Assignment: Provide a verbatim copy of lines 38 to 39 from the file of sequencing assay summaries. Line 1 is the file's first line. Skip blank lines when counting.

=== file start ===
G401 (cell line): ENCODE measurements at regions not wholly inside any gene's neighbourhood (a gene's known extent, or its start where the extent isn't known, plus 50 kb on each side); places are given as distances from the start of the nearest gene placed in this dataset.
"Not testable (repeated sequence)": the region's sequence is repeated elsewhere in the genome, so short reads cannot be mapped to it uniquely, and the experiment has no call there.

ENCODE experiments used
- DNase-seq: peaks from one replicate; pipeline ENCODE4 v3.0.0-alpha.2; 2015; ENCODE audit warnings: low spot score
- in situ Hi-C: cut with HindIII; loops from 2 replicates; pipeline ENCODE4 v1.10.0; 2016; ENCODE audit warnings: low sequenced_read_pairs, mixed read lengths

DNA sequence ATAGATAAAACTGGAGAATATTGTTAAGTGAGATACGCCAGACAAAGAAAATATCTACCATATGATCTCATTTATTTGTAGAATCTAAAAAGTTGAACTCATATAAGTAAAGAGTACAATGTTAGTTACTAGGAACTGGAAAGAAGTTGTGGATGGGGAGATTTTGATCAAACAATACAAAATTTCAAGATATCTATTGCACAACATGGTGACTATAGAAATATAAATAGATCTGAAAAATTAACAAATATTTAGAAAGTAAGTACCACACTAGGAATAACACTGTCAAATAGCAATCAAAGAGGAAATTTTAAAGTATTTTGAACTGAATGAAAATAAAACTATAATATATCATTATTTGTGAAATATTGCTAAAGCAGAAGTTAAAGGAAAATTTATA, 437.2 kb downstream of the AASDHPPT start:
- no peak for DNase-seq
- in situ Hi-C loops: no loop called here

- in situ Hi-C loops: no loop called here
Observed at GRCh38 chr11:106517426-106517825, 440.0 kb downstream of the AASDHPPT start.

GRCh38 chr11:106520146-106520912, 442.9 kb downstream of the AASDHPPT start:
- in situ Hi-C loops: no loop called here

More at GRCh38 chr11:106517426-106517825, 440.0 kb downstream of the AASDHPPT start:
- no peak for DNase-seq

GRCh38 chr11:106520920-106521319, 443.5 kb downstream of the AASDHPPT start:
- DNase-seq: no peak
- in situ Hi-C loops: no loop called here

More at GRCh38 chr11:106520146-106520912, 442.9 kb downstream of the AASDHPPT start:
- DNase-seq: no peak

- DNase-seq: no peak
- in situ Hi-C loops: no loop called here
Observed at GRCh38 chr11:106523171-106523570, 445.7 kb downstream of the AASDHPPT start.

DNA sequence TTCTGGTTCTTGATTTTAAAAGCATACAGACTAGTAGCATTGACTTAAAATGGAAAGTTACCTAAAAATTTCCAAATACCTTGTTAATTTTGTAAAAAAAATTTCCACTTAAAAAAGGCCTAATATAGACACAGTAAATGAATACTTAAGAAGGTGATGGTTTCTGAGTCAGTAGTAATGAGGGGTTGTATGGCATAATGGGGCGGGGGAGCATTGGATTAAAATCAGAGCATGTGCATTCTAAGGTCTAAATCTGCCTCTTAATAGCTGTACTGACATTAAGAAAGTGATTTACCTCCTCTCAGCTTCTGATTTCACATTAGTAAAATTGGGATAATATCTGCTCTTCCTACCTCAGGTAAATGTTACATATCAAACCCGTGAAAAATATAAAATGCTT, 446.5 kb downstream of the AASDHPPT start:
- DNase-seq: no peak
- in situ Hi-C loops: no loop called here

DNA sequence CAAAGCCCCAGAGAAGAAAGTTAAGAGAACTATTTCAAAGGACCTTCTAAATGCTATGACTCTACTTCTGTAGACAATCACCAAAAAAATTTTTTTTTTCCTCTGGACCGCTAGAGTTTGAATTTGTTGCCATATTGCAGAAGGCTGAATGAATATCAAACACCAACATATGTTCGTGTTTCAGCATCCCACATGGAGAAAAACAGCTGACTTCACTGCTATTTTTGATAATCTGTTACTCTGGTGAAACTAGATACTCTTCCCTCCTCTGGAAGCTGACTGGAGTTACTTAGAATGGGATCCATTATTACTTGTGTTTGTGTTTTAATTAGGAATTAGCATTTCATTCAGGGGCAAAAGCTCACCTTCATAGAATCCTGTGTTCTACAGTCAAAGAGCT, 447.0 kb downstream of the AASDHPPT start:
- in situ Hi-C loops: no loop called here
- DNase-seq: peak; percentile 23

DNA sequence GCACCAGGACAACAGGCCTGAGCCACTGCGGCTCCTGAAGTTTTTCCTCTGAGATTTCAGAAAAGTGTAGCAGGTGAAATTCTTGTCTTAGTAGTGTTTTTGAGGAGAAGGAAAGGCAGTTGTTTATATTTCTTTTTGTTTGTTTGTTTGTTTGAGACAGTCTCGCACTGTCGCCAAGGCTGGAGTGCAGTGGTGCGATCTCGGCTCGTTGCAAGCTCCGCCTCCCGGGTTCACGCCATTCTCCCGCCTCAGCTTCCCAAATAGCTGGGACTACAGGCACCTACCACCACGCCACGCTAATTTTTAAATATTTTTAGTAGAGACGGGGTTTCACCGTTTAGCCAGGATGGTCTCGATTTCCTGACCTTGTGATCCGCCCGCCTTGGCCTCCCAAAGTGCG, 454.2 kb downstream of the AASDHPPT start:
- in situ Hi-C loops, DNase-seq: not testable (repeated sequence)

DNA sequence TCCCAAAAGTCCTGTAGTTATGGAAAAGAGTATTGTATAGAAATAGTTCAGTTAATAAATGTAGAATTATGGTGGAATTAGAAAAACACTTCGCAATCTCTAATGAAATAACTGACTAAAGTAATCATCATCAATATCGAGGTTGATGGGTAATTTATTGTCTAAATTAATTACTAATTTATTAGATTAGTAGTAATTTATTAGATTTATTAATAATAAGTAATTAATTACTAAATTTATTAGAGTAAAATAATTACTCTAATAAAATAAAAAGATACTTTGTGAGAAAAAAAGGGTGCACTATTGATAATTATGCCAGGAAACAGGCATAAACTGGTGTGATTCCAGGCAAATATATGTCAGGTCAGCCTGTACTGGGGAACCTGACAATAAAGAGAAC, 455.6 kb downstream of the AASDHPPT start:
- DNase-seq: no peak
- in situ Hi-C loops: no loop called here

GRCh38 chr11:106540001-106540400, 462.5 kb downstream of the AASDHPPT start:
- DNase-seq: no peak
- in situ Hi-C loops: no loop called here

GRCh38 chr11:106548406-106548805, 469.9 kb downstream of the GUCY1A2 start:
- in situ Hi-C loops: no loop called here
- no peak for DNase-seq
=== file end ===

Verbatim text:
- in situ Hi-C loops: no loop called here
- no peak for DNase-seq